by clicking the arrows at the side of the page, or by using the toolbar.
by clicking anywhere on the page.
by dragging the page around when zoomed in.
by clicking anywhere on the page when zoomed in.
web sites or send emails by clicking on hyperlinks.
Email this page to a friend
Search this issue
Index - jump to page or section
Archive - view past issues
REIQ Journal : September 2008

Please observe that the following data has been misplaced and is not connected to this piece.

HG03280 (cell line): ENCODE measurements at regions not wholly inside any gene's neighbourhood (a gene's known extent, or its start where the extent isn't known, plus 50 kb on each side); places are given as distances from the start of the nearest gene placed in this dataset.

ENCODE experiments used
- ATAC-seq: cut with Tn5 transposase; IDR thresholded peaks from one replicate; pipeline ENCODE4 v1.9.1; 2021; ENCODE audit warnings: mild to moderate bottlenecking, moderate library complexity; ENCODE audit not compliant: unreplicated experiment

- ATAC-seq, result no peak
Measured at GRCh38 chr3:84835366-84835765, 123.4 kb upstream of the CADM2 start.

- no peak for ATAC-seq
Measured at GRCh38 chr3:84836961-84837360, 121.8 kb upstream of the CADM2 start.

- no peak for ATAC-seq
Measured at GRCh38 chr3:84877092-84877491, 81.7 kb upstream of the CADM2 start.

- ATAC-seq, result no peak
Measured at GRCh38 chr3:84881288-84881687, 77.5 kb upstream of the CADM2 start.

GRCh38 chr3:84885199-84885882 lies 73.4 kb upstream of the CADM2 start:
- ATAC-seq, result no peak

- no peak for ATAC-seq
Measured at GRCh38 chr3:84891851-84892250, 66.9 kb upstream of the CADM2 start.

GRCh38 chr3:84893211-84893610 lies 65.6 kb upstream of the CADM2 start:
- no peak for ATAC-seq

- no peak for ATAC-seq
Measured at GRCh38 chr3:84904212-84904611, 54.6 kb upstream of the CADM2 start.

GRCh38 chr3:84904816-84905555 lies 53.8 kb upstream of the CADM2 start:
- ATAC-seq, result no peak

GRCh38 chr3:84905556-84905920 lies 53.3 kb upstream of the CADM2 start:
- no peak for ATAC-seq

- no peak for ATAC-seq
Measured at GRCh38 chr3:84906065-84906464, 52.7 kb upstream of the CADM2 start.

Legal Issues 27 Watch out for marketeers By Brett Heath, Special Counsel, Carter Newell Lawyers There are many types of improper marketing practices that pose a serious threat to the integrity and reputation of the real estate industry. Many investors in Queensland have been convinced to buy investment properties, particularly in coastal areas, at prices greater than their fair market value, by property marketeers who are not licensed real estate agents. THE AUSTRALIAN COMPETITION and Consumer Commission (ACCC) has been focussed on cracking down on the practice of “two-tiered market trading”, where unsuspecting investors – often from interstate – are pressured into purchasing investment properties in circumstances where the marketeer has created the impression of a far higher, but artificial, value for the properties sold. The anti-marketeering provisions of the Property Agents and Motor Dealers Act 2000 (QLD) were introduced to protect buyers from misleading or unconscionable conduct undertaken by marketeers in relation to the promotion or sale of residential property in Queensland. However, an agent does not need to be directly involved in property marketeering to be potentially accountable for its adverse consequences. An example of this is the recent decision of the Southport District Court in Williams v Rex & Anor (Unreported, District Court of Queensland, C.F. Wall QC, 23 October 2007), a case which highlights the dangers of sales agents being used as pawns in “two-tiered” marketing scams. REIQ Journal September 2008